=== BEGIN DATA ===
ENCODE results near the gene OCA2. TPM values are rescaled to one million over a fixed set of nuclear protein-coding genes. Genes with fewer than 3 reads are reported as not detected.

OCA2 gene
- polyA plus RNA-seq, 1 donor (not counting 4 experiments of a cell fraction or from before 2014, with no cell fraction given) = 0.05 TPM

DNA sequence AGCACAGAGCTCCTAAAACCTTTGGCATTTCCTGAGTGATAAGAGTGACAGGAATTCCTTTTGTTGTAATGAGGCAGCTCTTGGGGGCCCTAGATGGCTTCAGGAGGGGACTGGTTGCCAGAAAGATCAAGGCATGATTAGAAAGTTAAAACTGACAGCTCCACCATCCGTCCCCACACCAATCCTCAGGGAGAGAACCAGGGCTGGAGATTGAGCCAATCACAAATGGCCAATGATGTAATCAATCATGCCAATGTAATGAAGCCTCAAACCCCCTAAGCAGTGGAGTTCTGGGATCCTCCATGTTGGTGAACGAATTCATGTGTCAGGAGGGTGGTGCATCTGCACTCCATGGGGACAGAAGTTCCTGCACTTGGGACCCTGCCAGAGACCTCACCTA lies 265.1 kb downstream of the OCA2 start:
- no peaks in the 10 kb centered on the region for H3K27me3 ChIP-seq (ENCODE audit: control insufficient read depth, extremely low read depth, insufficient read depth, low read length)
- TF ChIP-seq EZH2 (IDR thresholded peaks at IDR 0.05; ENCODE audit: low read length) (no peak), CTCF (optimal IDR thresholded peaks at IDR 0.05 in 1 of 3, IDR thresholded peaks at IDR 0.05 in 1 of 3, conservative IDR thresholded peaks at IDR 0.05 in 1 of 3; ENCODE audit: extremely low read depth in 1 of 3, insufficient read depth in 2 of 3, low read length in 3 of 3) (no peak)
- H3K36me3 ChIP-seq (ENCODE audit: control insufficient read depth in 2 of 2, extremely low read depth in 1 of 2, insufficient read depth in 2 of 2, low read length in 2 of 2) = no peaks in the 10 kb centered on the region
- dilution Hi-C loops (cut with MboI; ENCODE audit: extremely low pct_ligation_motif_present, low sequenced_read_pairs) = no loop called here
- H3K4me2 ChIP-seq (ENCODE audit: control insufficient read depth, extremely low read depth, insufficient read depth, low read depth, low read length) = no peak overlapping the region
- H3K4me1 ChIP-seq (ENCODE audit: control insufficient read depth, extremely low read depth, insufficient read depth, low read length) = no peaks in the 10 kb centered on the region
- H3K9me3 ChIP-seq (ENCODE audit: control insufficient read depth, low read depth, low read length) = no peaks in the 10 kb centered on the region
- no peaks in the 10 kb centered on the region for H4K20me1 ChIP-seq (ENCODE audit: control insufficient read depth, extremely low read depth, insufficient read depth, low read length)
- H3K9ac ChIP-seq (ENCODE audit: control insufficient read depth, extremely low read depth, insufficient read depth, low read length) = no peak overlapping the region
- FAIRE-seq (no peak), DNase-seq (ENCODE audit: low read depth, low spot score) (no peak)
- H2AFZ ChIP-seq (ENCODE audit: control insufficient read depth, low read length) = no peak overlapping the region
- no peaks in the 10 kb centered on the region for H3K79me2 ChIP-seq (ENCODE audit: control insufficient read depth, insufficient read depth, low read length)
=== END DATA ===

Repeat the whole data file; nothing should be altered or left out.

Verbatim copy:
ENCODE results near the gene OCA2. TPM values are rescaled to one million over a fixed set of nuclear protein-coding genes. Genes with fewer than 3 reads are reported as not detected.

OCA2 gene
- polyA plus RNA-seq, 1 donor (not counting 4 experiments of a cell fraction or from before 2014, with no cell fraction given) = 0.05 TPM

DNA sequence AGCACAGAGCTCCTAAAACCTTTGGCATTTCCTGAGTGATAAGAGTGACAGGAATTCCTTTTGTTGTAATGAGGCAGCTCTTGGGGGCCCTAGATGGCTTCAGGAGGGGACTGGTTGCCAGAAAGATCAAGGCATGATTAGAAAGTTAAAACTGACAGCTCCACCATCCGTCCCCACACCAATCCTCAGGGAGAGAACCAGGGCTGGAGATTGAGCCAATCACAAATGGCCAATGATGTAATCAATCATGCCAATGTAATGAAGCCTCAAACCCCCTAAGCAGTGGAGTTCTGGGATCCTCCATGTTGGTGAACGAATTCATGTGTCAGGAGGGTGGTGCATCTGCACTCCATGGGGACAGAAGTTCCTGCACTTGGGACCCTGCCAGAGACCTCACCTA lies 265.1 kb downstream of the OCA2 start:
- no peaks in the 10 kb centered on the region for H3K27me3 ChIP-seq (ENCODE audit: control insufficient read depth, extremely low read depth, insufficient read depth, low read length)
- TF ChIP-seq EZH2 (IDR thresholded peaks at IDR 0.05; ENCODE audit: low read length) (no peak), CTCF (optimal IDR thresholded peaks at IDR 0.05 in 1 of 3, IDR thresholded peaks at IDR 0.05 in 1 of 3, conservative IDR thresholded peaks at IDR 0.05 in 1 of 3; ENCODE audit: extremely low read depth in 1 of 3, insufficient read depth in 2 of 3, low read length in 3 of 3) (no peak)
- H3K36me3 ChIP-seq (ENCODE audit: control insufficient read depth in 2 of 2, extremely low read depth in 1 of 2, insufficient read depth in 2 of 2, low read length in 2 of 2) = no peaks in the 10 kb centered on the region
- dilution Hi-C loops (cut with MboI; ENCODE audit: extremely low pct_ligation_motif_present, low sequenced_read_pairs) = no loop called here
- H3K4me2 ChIP-seq (ENCODE audit: control insufficient read depth, extremely low read depth, insufficient read depth, low read depth, low read length) = no peak overlapping the region
- H3K4me1 ChIP-seq (ENCODE audit: control insufficient read depth, extremely low read depth, insufficient read depth, low read length) = no peaks in the 10 kb centered on the region
- H3K9me3 ChIP-seq (ENCODE audit: control insufficient read depth, low read depth, low read length) = no peaks in the 10 kb centered on the region
- no peaks in the 10 kb centered on the region for H4K20me1 ChIP-seq (ENCODE audit: control insufficient read depth, extremely low read depth, insufficient read depth, low read length)
- H3K9ac ChIP-seq (ENCODE audit: control insufficient read depth, extremely low read depth, insufficient read depth, low read length) = no peak overlapping the region
- FAIRE-seq (no peak), DNase-seq (ENCODE audit: low read depth, low spot score) (no peak)
- H2AFZ ChIP-seq (ENCODE audit: control insufficient read depth, low read length) = no peak overlapping the region
- no peaks in the 10 kb centered on the region for H3K79me2 ChIP-seq (ENCODE audit: control insufficient read depth, insufficient read depth, low read length)